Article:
Dining with Music: Berber appetizers (Credit-Deborah Grossman)

Choreographically timed with the meal service, the belly dancer arrived as all the plates were cleared and enthralled the crowd. When her twirling ceased, we were served Zough shrimp with smoked eggplant. After a ballerina gracefully danced, vegetable bastille and lettuce with pistachio, grapefruit and avocado arrived. We were delighted by the return of the belly dancer performing an exciting sword dance.

Dining with Music: Berber Ballerina twirls (Credit-Deborah Grossman)

We then devoured our lamb tagine and couscous. Next up, the entertainment pièce de resistance—the aerialist who made our cocktails—swirled in and out of a large hoop. The crowd applauded her mix of athleticism, artistry and charisma. The desserts of pistachio gelato and chocolate-walnut bar with spiced strawberries were sweetly calming.

The doors were closed to the restaurant, but the lounge diners and imbibers in the front of the house could hear the crowd swoon over the dancers. According to operating partner Borhen Hammami, many guests at the front of the house make reservations for the dinner show when available. “The dinner show is an essential part of Berber, and we hope to increase them.” 

The evening felt like a trip to Morocco. We shall return to try the à la carte options grand tasting menu.

721Lounge at Le Colonial, jazz and more

Le Colonial, known for Vietnamese French food, has been a stalwart of the San Francisco dining scene since 1998. The venue offers a hybrid approach to dining. Downstairs, the restaurant presents full meals. Upstairs the newly rebranded 721Lounge offers a bar and dining lounge with its own menu and the full menu of Le Colonial downstairs.

General Manager Howard Cummins opened Le Colonial and then returned two years ago. With a vision in mind for the lounge upstairs, he rebranded the large room as 721Lounge, created a new entrance, yes, at 721 Sutter St. with easier access for pedestrians and ride share drop offs. Cummins created a new lounge menu and brought back the musical component. “Music in the lounge reflects the art scene of San Francisco,” said Cummins.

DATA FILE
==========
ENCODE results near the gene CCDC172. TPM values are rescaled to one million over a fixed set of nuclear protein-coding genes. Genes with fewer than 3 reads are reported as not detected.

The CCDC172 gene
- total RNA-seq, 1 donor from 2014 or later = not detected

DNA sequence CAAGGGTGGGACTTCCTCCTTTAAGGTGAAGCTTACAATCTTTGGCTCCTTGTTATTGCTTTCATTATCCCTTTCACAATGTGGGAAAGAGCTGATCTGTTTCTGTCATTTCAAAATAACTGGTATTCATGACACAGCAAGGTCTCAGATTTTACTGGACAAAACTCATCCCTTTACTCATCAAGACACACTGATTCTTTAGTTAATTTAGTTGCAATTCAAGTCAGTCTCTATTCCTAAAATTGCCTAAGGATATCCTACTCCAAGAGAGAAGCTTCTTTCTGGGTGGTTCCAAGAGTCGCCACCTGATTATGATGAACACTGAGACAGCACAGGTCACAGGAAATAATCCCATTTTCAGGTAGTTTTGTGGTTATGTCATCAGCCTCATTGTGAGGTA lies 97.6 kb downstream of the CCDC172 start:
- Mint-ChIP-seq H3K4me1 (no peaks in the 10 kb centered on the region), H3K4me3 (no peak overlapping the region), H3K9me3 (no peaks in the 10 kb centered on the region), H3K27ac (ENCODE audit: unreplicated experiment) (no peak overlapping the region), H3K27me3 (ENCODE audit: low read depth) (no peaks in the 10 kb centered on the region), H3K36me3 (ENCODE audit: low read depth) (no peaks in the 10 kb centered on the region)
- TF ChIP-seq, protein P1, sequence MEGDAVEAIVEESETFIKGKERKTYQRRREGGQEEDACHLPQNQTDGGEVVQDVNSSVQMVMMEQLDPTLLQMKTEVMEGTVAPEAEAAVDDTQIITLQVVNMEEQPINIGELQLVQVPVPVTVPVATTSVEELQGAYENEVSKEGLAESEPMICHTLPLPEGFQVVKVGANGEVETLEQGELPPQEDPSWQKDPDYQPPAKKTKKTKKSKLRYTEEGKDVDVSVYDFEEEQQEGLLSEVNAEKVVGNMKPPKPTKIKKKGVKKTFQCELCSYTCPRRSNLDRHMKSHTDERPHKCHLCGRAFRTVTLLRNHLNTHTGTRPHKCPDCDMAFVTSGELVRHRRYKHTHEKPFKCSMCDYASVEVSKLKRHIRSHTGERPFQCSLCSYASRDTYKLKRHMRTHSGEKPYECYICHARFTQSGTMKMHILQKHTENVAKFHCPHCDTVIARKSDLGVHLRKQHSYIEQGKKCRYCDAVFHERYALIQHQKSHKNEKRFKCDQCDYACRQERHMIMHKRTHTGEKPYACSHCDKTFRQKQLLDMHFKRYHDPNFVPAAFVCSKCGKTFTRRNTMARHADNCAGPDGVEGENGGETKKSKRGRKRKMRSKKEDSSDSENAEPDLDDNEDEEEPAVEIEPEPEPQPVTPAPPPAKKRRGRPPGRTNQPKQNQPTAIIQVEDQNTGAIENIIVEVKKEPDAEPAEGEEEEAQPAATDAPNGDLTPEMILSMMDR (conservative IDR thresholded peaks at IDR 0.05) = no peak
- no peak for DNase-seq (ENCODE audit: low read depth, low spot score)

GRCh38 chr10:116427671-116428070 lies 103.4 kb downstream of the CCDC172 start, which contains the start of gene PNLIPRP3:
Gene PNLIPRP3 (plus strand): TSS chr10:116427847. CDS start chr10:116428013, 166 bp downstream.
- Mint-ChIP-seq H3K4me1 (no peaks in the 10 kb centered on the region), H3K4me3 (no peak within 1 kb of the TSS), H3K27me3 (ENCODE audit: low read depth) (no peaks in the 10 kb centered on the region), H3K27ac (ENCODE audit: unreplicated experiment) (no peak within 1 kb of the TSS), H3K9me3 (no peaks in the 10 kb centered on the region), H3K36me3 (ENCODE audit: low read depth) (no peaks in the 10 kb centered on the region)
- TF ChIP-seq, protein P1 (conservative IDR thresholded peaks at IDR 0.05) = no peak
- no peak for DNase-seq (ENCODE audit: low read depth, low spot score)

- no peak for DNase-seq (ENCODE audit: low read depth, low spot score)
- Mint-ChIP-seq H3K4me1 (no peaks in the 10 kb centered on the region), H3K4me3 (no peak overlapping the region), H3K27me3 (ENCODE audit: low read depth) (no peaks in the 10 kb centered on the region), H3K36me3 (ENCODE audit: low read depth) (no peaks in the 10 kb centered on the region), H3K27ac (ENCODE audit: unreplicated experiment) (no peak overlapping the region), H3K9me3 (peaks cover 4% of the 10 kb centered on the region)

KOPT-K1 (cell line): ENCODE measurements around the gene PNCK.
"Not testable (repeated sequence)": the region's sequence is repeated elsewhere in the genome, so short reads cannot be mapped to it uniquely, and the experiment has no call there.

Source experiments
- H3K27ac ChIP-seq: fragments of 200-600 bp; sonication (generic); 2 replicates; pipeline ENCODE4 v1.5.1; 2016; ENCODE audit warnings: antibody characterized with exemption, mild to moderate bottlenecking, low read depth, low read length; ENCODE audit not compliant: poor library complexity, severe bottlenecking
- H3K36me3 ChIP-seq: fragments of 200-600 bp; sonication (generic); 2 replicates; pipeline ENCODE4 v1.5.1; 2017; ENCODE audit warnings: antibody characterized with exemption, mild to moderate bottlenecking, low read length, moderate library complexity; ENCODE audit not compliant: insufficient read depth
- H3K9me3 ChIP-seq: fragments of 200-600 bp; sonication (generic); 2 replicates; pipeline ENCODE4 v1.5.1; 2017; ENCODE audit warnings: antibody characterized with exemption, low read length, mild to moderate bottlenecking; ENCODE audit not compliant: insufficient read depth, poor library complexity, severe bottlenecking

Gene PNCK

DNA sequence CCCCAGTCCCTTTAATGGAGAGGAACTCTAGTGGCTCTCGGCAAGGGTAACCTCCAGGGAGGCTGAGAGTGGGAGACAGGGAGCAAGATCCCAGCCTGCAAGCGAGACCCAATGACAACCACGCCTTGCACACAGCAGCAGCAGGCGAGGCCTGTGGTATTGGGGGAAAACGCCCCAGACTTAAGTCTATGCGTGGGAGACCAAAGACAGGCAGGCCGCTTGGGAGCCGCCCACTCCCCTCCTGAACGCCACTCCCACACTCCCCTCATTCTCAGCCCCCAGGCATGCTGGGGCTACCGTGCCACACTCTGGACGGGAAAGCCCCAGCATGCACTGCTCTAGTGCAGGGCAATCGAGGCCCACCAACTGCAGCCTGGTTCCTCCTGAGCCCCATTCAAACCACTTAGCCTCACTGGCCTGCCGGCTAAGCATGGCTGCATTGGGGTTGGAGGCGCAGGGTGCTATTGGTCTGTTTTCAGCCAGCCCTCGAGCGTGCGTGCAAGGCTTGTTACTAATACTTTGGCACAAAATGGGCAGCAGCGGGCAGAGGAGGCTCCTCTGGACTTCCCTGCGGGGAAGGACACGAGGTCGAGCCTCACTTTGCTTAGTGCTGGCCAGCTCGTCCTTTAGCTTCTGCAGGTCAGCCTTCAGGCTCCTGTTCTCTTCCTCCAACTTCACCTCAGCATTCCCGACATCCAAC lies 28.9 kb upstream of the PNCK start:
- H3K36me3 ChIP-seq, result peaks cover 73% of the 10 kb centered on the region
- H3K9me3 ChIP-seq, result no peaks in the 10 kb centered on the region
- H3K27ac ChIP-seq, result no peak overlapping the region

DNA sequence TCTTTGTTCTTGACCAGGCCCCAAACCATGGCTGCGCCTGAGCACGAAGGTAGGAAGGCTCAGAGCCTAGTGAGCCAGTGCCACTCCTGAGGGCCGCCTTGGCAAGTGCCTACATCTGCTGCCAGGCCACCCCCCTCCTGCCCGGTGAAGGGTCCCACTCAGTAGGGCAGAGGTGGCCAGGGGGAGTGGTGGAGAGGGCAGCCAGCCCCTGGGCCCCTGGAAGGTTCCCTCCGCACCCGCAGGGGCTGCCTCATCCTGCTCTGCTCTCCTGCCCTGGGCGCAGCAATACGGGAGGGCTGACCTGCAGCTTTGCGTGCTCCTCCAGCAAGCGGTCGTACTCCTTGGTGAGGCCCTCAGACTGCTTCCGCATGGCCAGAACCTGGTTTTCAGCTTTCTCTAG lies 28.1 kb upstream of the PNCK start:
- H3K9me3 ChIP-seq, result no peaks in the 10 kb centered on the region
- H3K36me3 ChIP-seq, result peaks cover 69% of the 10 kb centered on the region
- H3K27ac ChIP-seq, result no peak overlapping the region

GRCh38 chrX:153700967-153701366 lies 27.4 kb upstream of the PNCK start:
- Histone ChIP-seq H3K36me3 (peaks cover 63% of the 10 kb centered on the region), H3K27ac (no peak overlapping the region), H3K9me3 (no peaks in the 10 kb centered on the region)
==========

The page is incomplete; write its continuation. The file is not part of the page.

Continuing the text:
Dining with Music: 721Lounge guests and musicians (Credit-721Lounge)

Though he schedules a mix of musical styles, Cummins emphasizes upbeat jazz. On Monday 721Lounge hosts a piano player; Tuesday through Saturday the sound segues from jazz trios to swing jazz and other artists which are listed online. “Bands have followings, so we watch to see which bands attract folks on certain nights,” said Cummins.

Dining with Music: 721Lounge musicians (Credit-721Lounge)

Guests come for the food along with the music and drinks. From the lounge menu, popular options are the salmon bowl and the pupu appetizer platter. But many guests order from the downstairs menu. Favorites include twice cooked pork belly with salad and caramel sauce, and steamed seabass wrapped in banana leaves with sweet potato noodles and veggies in a black bean coconut sauce.

Dining with Music: 721Lounge pupu platter (Credit-Deborah Grossman)

Renewing their commitment to diners and musicians in delicious, creative ways, the restauranteurs agree that a dose of live background sound adds to the dining experience.

“The personality of San Francisco is all about art, said Cummins. “The music fits our city and our lounge. Plus, we give back to the community by offering opportunities to local talent. The musical element definitely attract guests.”